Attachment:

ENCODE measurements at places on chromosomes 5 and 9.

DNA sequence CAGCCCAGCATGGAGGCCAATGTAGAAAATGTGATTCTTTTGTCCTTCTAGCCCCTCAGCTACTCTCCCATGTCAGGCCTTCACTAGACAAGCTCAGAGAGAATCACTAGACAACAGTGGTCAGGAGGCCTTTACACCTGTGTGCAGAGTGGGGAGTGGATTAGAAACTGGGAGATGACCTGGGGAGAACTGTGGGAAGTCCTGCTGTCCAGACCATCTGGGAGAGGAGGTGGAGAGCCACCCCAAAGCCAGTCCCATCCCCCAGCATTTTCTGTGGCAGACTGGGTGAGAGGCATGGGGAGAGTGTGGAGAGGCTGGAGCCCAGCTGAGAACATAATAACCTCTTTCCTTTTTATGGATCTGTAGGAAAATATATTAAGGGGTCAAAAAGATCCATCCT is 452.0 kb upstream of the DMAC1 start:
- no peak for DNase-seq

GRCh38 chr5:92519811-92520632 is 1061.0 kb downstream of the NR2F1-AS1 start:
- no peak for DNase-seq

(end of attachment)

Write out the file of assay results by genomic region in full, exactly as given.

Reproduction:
ENCODE measurements at places on chromosomes 5 and 9.

DNA sequence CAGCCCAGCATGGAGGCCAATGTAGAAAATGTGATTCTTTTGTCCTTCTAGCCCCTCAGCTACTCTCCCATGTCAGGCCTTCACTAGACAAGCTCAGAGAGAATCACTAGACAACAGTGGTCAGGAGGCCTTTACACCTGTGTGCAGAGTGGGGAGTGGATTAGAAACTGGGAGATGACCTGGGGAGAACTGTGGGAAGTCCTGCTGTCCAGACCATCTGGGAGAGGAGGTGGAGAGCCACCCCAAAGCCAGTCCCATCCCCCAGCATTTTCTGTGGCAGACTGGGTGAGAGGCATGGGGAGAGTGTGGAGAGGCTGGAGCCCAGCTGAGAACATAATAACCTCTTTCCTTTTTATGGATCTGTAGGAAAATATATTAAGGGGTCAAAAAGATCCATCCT is 452.0 kb upstream of the DMAC1 start:
- no peak for DNase-seq

GRCh38 chr5:92519811-92520632 is 1061.0 kb downstream of the NR2F1-AS1 start:
- no peak for DNase-seq